I’ve wondered for part of this year if I lean more towards pessimism. I know logically it’s better to always see the glass as half full but I somehow manage to notice areas for improvement as a first response, fuelled by my daydreams for how “things could be so much better”. I further developed this kind of thinking pattern as a social worker when I would hear story after story (at times more than 10 a day) about my clients’ deepest darkest struggles and traumatic life events. I looked for glimmers of hope in their storyline while honouring their very real and heavy hardships – the hardships they wished they could remove from their roots before they became overgrown weeds. Five years out from my work in the field and I too have weeds growing within my life, that in hindsight, I wish I tended to much sooner.

These two pots are my own glimmers of hope. I made the intention to take care of these babies and started out by picking up pots that spoke to me at the only dollar store open for business in my city. I got my hands in the dirt, made my du’as upon them as I would see my Abbu do, and let them soak in the sun. I am hoping writing about them will serve as a reminder to care for them again tomorrow and again the next day.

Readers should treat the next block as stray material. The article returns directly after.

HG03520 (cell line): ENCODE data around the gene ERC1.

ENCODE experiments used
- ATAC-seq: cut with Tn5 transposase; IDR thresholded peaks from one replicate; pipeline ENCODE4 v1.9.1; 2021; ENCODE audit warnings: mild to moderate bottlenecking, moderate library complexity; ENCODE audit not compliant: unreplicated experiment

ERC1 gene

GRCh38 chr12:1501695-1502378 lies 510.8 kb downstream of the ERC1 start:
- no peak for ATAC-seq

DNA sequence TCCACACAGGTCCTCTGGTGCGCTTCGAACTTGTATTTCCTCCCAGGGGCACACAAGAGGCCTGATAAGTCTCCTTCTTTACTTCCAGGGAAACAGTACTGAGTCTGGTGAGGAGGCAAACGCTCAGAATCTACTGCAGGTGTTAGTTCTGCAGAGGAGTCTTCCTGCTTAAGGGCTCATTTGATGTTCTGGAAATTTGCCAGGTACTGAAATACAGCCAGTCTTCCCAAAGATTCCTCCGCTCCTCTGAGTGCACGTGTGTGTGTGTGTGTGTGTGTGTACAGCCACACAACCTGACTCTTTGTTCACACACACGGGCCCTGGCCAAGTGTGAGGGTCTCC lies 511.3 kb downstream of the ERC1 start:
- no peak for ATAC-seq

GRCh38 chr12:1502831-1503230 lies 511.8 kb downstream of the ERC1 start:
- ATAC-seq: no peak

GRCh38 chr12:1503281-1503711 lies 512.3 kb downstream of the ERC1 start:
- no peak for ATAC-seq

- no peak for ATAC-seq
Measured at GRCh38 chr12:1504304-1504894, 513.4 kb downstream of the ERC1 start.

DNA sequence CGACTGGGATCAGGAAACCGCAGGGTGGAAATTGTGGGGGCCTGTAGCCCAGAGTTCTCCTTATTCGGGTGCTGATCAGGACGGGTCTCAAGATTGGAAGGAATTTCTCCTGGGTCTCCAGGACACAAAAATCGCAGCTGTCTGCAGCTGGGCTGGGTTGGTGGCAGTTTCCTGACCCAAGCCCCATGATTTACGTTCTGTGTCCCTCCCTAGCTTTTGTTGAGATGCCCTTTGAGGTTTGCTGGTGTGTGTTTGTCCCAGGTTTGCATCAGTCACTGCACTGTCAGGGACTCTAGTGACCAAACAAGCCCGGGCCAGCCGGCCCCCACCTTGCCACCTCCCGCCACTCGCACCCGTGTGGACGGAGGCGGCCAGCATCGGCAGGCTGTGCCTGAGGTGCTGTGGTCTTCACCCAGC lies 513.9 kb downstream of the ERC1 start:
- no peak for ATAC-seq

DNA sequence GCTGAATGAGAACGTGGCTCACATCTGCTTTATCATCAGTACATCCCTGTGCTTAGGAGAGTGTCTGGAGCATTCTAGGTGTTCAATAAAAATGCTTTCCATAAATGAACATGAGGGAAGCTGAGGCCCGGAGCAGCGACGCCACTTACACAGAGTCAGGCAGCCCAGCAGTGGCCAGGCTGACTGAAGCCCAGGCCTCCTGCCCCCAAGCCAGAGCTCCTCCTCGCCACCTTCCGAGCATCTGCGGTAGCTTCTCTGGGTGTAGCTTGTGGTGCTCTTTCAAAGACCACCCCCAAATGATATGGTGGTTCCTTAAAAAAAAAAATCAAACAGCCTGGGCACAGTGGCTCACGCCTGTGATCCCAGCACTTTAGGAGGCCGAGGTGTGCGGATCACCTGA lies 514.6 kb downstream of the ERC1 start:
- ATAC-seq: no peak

On NPD and how it shows up in families

I’ve always found Narcissistic Personality Disorder (NPD) to be one of the most fascinating disorders, especially how it plays out in family systems. I was digging through some of my old trainings from the DV work I did years ago and wanted to share some findings.

– In most families, people are viewed as individual people with unique traits, likes, dislikes, quirks, and habits. In families run by narcissists, children and anyone in the family system are viewed by their role. Only when they fulfill that role as is expected do they receive approval and love.

– The main purpose of everyone in the family system is to feed the narcissist’s need for adoration. This often leads to heightened levels of enmeshment and codependence in the family.

– Among siblings, each one also takes on a specific role. Because each child has experienced their own unique level of abuse at different ages, they each react differently as adults. You have the neutral child who will see the chaos and confusion but will choose to remain silent for fear of being further abused or shamed. They will pretend they don’t see what they see in order to play the role of “peacemaker.”